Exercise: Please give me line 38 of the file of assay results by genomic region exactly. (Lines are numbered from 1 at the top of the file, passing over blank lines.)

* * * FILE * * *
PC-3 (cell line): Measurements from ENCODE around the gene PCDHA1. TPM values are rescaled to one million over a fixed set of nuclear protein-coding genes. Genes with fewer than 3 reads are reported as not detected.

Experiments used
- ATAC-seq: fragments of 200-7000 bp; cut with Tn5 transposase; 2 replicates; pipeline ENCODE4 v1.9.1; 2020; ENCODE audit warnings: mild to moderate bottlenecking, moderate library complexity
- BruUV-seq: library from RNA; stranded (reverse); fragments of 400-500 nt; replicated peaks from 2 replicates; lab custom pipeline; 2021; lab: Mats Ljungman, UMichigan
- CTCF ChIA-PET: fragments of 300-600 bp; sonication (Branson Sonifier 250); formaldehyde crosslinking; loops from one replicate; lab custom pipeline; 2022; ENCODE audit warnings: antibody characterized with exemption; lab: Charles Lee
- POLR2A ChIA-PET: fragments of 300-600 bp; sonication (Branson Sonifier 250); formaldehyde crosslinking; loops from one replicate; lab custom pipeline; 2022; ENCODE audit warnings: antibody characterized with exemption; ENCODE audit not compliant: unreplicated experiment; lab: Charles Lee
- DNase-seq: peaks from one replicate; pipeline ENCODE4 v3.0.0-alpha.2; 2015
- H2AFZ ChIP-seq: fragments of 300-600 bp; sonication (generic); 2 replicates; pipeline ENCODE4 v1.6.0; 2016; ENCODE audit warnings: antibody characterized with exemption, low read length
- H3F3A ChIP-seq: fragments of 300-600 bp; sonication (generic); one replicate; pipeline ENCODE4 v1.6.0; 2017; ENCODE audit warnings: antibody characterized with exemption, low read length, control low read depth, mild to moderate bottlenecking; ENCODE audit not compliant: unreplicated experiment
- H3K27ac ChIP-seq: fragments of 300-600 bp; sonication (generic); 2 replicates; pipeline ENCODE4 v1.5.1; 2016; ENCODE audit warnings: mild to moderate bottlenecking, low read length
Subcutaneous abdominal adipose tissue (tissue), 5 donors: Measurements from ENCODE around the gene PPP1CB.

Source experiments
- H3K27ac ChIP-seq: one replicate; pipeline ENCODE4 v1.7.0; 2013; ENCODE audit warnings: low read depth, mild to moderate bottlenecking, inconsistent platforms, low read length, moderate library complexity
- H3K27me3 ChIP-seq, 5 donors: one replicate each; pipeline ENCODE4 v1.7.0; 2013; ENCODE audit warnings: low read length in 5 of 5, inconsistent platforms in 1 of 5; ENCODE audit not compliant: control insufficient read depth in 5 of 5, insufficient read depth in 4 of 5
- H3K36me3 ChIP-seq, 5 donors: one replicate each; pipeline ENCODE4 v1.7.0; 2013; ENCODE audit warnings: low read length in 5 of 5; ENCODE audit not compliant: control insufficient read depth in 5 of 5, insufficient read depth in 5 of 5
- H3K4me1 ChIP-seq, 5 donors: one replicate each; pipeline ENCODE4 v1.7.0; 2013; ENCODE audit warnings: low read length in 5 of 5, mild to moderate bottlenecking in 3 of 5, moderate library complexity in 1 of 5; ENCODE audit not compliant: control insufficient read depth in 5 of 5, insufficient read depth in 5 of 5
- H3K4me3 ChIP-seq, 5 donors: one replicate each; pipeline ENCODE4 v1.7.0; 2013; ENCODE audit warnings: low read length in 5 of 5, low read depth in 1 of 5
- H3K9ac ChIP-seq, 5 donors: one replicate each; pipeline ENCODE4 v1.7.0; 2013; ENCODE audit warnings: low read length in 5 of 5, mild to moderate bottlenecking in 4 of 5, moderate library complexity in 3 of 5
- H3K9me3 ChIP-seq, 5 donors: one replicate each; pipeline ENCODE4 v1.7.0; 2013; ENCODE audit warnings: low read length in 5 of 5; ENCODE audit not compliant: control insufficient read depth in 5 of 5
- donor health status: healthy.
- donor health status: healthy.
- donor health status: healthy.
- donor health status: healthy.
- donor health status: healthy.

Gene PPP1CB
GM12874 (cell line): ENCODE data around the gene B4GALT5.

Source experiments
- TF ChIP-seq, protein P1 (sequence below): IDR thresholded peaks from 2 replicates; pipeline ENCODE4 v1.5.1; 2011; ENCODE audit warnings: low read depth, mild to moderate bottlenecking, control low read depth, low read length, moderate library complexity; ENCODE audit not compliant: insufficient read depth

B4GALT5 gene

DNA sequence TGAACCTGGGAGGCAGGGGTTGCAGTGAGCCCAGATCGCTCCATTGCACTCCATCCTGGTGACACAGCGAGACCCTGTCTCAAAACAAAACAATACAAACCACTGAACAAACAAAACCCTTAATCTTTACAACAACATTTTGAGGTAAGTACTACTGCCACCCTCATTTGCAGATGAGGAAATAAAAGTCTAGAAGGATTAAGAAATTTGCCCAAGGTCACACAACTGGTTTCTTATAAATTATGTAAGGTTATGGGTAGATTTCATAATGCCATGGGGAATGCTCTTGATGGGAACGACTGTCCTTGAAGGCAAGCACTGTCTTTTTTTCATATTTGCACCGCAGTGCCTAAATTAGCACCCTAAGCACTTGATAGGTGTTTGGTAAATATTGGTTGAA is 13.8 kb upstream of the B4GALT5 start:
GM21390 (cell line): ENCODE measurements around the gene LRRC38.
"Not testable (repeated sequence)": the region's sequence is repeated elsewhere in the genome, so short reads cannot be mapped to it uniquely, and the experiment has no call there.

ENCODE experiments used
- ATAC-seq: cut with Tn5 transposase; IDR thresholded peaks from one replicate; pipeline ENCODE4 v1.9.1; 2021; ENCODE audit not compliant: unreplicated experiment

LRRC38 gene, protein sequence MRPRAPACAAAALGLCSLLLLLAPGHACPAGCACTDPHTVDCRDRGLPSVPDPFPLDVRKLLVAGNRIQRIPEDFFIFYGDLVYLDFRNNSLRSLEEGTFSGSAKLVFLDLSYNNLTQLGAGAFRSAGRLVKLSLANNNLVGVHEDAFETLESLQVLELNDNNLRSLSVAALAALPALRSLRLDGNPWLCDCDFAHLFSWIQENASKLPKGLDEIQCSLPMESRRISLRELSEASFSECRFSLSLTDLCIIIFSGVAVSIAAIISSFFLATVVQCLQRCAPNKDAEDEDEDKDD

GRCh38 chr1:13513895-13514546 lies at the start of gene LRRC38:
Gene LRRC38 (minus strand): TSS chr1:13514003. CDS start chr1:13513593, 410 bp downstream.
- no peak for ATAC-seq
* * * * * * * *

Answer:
- no peak for ATAC-seq